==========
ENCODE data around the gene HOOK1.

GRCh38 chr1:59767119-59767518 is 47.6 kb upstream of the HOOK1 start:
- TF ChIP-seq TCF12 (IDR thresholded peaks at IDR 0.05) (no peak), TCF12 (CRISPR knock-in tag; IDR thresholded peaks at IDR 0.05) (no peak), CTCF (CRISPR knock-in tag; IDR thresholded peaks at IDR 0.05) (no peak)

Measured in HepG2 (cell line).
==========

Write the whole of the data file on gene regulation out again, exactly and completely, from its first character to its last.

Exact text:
ENCODE data around the gene HOOK1.

GRCh38 chr1:59767119-59767518 is 47.6 kb upstream of the HOOK1 start:
- TF ChIP-seq TCF12 (IDR thresholded peaks at IDR 0.05) (no peak), TCF12 (CRISPR knock-in tag; IDR thresholded peaks at IDR 0.05) (no peak), CTCF (CRISPR knock-in tag; IDR thresholded peaks at IDR 0.05) (no peak)

Measured in HepG2 (cell line).